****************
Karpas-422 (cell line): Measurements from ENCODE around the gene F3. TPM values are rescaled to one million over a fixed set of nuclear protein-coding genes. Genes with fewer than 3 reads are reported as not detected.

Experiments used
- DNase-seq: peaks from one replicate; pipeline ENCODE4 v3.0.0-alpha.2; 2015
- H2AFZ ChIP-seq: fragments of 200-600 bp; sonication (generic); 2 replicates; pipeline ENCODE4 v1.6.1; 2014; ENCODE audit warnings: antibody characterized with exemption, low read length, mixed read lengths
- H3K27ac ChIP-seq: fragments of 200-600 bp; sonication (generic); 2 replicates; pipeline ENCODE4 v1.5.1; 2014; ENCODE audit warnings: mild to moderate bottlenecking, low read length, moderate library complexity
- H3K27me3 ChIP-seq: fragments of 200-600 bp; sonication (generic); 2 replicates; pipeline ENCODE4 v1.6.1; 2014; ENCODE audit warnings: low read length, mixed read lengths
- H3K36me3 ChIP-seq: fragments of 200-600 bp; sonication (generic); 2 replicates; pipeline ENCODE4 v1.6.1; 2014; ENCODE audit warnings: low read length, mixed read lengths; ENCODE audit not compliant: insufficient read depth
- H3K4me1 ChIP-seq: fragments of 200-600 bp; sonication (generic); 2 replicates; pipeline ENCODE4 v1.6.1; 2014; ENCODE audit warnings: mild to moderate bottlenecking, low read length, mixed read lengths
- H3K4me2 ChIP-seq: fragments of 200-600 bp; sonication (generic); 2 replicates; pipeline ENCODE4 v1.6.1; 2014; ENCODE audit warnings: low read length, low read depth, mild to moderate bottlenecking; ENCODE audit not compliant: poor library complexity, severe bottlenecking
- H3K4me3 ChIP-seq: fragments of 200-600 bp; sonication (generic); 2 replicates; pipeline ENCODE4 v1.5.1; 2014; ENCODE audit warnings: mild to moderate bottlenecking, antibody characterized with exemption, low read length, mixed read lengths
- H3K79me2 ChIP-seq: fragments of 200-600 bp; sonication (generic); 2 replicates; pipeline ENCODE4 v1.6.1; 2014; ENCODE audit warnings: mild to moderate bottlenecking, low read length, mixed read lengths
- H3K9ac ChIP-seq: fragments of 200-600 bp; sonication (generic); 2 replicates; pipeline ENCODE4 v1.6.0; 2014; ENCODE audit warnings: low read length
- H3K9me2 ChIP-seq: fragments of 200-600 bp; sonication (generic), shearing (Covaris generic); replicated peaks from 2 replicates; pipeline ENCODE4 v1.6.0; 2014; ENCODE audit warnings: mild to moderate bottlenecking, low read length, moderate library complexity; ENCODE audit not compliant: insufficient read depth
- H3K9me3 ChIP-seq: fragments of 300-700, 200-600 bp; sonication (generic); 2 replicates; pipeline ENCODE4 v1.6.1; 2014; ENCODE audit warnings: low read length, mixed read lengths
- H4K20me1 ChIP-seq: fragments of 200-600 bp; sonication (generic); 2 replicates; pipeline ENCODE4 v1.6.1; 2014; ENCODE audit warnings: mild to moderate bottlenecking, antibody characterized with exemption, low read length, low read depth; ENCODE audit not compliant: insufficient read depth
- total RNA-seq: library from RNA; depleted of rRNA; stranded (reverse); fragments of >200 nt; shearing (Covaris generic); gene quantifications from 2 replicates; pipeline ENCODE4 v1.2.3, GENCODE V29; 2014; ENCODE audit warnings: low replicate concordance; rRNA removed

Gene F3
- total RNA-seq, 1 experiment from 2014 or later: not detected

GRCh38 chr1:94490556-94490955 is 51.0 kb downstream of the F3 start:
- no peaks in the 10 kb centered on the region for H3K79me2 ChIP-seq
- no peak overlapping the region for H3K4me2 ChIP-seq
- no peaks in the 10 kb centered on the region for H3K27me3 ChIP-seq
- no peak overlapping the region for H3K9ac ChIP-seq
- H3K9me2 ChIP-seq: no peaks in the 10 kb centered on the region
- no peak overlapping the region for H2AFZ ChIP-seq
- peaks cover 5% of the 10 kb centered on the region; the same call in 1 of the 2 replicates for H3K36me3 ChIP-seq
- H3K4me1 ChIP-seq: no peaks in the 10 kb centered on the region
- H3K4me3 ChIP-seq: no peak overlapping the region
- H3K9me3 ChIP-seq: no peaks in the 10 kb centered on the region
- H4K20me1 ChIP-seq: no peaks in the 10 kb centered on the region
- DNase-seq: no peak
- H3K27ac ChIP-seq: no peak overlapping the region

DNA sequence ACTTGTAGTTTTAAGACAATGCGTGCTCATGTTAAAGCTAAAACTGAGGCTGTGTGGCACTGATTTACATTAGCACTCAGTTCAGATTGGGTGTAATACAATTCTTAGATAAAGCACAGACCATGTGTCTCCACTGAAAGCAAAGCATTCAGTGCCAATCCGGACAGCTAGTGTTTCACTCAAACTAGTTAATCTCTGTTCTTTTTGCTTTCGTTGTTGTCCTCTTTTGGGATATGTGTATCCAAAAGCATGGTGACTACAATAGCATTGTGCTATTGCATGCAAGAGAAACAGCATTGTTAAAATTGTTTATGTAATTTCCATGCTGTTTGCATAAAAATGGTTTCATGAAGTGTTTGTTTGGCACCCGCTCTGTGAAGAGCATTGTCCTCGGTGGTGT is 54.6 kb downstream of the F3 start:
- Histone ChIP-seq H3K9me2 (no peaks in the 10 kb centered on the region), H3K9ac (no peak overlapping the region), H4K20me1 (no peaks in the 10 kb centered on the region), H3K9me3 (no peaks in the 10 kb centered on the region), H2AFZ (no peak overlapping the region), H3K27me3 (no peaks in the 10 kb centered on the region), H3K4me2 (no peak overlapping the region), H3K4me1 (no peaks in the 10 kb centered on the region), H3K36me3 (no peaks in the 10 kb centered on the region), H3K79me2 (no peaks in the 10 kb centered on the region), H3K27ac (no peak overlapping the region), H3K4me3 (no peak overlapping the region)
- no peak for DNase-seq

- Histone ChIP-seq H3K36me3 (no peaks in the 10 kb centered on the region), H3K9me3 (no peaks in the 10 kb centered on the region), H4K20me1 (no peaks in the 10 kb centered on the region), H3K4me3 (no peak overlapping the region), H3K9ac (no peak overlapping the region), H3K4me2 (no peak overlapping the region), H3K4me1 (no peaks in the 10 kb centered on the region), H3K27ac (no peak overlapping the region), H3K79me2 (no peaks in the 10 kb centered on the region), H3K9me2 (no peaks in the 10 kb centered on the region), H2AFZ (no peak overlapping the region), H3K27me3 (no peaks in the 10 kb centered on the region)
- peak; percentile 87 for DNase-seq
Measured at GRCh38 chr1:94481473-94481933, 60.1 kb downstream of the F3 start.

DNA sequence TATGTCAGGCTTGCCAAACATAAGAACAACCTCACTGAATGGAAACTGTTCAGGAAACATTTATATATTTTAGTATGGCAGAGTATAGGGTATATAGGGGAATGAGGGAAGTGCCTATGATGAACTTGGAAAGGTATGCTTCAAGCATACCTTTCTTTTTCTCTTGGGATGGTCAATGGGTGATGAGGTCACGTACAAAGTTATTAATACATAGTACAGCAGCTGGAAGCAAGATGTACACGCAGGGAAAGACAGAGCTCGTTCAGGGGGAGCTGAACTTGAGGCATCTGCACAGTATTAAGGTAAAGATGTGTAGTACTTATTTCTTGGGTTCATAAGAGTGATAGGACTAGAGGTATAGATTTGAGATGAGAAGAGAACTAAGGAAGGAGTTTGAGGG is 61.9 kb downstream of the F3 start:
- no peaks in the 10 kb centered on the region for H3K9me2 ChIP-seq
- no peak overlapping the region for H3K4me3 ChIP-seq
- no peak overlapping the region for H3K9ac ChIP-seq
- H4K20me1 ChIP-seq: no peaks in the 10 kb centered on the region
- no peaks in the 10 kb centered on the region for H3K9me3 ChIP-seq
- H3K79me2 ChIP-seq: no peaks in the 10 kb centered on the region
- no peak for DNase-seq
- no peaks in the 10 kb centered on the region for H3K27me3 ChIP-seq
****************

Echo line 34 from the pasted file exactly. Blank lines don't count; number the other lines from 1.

- Histone ChIP-seq H3K9me2 (no peaks in the 10 kb centered on the region), H3K9ac (no peak overlapping the region), H4K20me1 (no peaks in the 10 kb centered on the region), H3K9me3 (no peaks in the 10 kb centered on the region), H2AFZ (no peak overlapping the region), H3K27me3 (no peaks in the 10 kb centered on the region), H3K4me2 (no peak overlapping the region), H3K4me1 (no peaks in the 10 kb centered on the region), H3K36me3 (no peaks in the 10 kb centered on the region), H3K79me2 (no peaks in the 10 kb centered on the region), H3K27ac (no peak overlapping the region), H3K4me3 (no peak overlapping the region)